Making a Case for Digital Transformation - Media & Entertainment

June 1, 2017

 

 

If you love music and you used to buy vinyl or CDs in bricks-and-mortar music stores, chances are you’ll enjoy the film “All Things Must Pass,” which documents the rise and fall of Tower Records. It’s a great, albeit sad, story with fantastic music. But it’s also a fact-based nostalgic look at how a growing business can be disrupted by digital. Russ Solomon, the founder, simply didn’t see the disruption coming. The result? Tower Records, a $100+ million business, declined and eventually filed for bankruptcy and liquidation in 2006.

 

Whilst entertaining, this film is also educational.  What can we learn from this recent history?  My key takeaway is that - not every business is a digital business, but every business must become digital in some form.  Let me explain...

 

_________

 

I’ve just spent two days at a Forrester event in London, learning all about how to “grow revenue and re-invigorate your business” through digital transformation. The three key takeaways from the event are:

 

1. Create customer-obsessed experiences through insight-driven customer journeys.
2. Increase efficiency and agility with operational excellence.
3. Do it with speed (speed now trumps cost takeout for most CIOs).

 

This isn’t new. There’s a crowded gaggle of analysts, strategy consultants, system integrators, digital agencies etc. who all preach on becoming digital.  I’m starting to see some consolidation around the three themes. New data points appear almost weekly, which correlate customer experience with business performance;

- invest in optimizing customer journeys,

- personalization is table stakes,

- obsess over the customer ...and so on.

 

Back to Tower Records. During the rise of this business, Solomon has an almost tribal (non-digital, of course) following, with customer obsession core to the in-store experience. Elton John boasted of being the biggest-spending customer, proud to part with thousands of dollars a month in stores.

 

However, the customer landscape was changing. People were interested in MP3s, streaming, even illegal downloading and piracy of music.  I wonder, if Solomon had been closer to the changing customer, would he have acted earlier? Lesson number one in Digital; Create customer-obsessed experiences through insight-driven customer journeys - might have saved Solomons business.  He did spin off Tower.com in 1995 - an example of one of the first retailers to move online - but the focus was too little, too late.

 

So, are there lessons from the Tower Records story that other industries later in the disruption cycle can learn?

 

A Harvard Business Review article shows Media and the music industry was disrupted well ahead of most other industries. But it’s interesting that data also suggests that the actual penetration of digital is still relatively low across most industries. According to McKinsey latest research, the forces of digital have yet to become fully mainstream. On average, industries are less than 40 percent digitized, despite the relatively deep penetration of digital technologies.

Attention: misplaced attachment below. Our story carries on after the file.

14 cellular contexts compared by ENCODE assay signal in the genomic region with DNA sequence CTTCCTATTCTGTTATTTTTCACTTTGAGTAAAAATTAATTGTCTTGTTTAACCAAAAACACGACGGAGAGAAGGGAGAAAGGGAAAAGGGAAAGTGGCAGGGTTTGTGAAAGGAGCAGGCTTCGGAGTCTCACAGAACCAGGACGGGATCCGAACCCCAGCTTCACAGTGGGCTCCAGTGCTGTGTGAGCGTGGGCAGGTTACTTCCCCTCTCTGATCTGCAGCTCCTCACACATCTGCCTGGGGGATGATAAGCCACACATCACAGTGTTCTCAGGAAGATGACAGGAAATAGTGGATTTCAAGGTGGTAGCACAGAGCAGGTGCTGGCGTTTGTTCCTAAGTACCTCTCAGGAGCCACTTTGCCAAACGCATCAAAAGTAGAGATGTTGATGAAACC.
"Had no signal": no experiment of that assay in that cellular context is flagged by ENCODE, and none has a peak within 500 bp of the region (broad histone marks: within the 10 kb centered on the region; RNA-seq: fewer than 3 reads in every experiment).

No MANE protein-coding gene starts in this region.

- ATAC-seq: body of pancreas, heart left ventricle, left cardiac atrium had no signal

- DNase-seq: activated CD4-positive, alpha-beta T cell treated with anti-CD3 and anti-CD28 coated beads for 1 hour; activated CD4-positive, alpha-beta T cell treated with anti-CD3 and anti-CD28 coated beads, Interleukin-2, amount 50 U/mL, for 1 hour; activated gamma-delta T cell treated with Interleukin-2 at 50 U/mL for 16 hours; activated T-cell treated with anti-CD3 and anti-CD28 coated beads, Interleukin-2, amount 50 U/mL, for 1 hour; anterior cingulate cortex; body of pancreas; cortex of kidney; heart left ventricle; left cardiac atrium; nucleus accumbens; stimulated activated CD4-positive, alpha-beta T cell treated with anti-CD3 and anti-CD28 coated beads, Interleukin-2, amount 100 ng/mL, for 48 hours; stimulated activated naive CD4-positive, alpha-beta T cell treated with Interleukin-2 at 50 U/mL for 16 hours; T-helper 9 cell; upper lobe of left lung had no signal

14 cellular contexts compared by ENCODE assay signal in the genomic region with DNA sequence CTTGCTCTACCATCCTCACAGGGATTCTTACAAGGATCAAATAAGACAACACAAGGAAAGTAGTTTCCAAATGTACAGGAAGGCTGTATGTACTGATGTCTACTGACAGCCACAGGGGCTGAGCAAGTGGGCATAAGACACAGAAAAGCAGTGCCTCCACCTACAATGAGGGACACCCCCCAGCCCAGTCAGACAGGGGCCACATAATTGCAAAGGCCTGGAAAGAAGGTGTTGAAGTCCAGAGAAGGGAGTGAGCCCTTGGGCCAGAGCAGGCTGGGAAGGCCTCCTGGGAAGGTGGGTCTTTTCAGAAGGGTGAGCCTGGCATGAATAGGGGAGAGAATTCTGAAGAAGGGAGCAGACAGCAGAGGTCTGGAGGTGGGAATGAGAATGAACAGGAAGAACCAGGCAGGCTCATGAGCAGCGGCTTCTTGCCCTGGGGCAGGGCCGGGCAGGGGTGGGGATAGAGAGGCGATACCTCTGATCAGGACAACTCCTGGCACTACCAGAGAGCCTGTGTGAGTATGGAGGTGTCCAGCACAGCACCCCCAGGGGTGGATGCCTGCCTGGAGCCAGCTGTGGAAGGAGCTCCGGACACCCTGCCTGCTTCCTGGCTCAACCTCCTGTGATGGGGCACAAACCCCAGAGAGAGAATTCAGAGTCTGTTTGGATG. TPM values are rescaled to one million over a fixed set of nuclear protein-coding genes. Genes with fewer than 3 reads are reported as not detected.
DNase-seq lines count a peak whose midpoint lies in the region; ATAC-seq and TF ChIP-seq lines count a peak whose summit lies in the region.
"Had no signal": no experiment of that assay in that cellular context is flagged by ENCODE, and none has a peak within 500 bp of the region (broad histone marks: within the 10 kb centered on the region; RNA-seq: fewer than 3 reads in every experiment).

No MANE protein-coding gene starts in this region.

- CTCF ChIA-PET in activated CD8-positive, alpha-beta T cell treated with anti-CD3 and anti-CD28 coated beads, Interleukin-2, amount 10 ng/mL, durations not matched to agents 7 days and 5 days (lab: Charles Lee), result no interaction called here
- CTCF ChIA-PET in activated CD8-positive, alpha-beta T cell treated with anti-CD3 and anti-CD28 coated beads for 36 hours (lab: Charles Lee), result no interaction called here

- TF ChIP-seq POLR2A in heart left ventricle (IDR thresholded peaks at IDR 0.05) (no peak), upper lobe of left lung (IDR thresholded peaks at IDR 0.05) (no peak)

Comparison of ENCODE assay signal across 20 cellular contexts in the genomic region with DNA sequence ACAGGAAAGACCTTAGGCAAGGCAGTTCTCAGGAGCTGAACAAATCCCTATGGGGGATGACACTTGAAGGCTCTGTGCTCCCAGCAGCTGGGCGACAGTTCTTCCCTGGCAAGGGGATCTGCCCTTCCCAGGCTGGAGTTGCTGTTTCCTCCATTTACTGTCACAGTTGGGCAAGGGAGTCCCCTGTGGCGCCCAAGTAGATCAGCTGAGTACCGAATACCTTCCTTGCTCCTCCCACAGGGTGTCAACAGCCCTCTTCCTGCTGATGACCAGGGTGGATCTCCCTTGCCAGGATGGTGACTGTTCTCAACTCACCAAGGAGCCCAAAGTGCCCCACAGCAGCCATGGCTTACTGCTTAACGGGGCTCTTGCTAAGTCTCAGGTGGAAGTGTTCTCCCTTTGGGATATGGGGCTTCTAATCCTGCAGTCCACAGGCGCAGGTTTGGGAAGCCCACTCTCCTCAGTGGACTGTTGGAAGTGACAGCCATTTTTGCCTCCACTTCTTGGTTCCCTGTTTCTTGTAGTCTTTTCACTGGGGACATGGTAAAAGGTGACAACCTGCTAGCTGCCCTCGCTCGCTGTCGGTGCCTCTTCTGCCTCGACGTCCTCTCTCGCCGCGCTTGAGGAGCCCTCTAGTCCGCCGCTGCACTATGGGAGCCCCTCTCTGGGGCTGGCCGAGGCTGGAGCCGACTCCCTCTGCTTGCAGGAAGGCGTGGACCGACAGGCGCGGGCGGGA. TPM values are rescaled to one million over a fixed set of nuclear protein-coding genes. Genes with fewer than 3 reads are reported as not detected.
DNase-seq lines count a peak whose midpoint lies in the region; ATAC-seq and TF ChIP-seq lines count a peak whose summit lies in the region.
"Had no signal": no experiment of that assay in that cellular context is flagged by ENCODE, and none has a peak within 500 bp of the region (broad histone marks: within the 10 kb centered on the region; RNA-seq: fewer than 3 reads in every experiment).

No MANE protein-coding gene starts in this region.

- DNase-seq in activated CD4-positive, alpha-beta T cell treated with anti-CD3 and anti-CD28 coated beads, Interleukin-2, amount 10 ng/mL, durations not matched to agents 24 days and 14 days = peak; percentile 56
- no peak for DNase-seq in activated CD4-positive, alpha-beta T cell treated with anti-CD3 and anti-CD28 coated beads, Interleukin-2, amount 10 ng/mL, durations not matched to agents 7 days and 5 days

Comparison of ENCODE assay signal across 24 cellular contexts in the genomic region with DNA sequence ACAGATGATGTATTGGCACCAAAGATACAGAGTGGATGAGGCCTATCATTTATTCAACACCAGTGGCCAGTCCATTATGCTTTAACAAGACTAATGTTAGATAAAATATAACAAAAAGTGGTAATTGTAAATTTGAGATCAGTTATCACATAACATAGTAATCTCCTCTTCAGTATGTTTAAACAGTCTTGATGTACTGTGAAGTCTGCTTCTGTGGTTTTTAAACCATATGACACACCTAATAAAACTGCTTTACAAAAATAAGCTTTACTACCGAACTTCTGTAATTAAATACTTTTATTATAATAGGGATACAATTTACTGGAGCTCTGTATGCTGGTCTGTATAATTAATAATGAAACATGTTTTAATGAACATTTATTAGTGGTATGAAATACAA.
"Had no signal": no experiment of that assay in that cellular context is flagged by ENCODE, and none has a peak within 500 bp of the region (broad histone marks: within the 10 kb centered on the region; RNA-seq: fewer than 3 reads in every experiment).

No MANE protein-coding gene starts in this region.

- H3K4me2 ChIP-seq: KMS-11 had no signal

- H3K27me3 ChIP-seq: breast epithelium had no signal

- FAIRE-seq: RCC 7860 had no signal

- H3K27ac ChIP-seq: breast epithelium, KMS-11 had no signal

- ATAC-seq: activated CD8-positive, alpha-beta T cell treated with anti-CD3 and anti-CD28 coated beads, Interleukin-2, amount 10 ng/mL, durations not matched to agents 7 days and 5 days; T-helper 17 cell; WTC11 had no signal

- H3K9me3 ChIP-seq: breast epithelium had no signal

So, what can the Tower Records story teach us?  In my other blogs I touch on the increased efficiency, agility and operational excellence benefits of being digital. But the key lesson for me here is, know your customer.  

 

 

As a footnote:

 

This McKinsey graphic shows the music industry disruption. Revenues plummeted fro 2002 onwards, as distribution shifted to downloads and streaming. McKinsey note that it took about five years from the time Napster was launched until industry revenues were cut in half, which gave some incumbent record label executives a false sense of security.

 

Interesting twist though... we are now seeing the Digital trend swing again. In Dec 2016 more money was spent on vinyl than downloaded albums in the UK for first time. But 48% of those surveyed said they did not play the vinyl they bought - while 7% did not even own a turntable. Many bought the vinyl as presents and never actually listened to the records. In this BBC article Mark Savage notes, "Few would have predicted that an album format, first invented in 1948 would be outselling a digital technology". Will we see this trend for nostalgic formats hit other industries too? I can see in the age of robots and AI, a swing back to human interaction.

 

2nd footnote: I would highly recommend the film "All Things Must Pass" partly named after George Harrison's greatest double-album. It also features one of the 60's best songs: Marlena Shaw's 'California Soul'.

 

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